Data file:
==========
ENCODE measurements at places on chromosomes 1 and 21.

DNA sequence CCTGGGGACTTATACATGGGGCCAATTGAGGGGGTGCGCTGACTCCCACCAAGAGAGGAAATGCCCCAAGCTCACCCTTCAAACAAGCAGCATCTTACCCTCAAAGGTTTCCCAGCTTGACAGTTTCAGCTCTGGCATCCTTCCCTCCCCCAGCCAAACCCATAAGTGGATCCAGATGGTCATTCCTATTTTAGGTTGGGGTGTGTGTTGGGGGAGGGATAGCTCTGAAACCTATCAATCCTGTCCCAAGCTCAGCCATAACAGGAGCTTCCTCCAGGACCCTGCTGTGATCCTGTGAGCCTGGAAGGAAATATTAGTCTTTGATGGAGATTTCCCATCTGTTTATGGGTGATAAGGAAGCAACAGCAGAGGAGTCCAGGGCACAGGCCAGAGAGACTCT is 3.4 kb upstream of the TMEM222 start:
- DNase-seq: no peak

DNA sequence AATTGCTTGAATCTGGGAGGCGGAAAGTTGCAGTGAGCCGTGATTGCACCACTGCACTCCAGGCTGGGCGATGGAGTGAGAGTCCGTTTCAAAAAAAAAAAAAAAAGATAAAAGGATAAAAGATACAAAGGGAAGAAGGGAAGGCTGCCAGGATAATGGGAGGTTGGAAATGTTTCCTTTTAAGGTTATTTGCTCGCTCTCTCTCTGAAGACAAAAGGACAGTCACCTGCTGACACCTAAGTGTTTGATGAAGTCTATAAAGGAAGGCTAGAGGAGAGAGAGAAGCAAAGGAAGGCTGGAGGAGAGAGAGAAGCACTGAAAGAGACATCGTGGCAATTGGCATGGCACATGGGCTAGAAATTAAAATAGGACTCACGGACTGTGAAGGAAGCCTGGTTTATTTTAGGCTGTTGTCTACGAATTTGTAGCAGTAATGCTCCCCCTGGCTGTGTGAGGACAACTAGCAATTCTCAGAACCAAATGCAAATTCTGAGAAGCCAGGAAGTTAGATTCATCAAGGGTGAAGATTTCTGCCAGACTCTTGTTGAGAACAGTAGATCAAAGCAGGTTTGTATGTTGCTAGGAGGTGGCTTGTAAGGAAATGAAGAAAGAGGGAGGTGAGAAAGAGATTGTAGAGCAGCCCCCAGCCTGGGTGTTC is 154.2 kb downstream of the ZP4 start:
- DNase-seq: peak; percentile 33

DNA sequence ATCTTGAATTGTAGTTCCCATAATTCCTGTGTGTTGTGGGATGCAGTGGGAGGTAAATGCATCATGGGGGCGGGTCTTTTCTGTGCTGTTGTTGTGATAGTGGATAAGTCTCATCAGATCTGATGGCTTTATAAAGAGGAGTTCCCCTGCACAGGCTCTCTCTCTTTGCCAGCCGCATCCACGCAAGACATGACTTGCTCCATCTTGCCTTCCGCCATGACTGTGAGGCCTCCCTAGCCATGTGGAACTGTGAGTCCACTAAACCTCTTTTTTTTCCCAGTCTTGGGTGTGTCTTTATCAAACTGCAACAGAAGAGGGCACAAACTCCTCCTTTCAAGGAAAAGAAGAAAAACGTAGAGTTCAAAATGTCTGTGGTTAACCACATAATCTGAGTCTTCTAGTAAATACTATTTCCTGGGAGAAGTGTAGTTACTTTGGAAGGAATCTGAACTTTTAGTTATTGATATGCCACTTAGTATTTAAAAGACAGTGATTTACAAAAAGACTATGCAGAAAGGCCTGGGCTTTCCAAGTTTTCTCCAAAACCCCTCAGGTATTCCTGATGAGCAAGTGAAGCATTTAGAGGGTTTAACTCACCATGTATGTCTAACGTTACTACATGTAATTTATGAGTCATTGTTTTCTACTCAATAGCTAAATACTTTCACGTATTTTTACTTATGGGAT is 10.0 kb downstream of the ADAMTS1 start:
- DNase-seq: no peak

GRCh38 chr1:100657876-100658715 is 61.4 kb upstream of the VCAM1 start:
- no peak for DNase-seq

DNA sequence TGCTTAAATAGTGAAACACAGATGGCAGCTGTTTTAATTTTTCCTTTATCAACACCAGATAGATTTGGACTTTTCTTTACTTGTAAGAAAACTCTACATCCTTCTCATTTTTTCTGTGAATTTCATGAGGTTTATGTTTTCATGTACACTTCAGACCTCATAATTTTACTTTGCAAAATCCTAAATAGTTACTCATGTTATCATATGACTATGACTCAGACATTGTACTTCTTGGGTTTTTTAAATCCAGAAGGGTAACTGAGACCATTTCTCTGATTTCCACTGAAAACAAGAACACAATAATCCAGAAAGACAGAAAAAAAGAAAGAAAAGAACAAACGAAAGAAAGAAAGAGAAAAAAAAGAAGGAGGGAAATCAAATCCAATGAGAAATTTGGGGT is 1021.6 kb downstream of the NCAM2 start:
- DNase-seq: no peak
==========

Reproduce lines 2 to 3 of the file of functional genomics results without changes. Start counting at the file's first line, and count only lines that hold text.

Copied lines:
DNA sequence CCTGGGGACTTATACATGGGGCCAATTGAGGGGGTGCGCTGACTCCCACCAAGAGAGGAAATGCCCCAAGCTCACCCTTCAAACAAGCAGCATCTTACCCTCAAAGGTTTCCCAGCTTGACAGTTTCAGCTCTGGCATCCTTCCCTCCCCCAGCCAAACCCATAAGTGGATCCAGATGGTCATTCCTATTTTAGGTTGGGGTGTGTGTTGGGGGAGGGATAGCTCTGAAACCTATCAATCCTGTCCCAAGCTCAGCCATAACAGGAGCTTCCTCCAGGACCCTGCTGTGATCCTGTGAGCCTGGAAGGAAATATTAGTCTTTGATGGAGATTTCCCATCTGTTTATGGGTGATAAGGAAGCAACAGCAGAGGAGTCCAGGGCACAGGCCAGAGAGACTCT is 3.4 kb upstream of the TMEM222 start:
- DNase-seq: no peak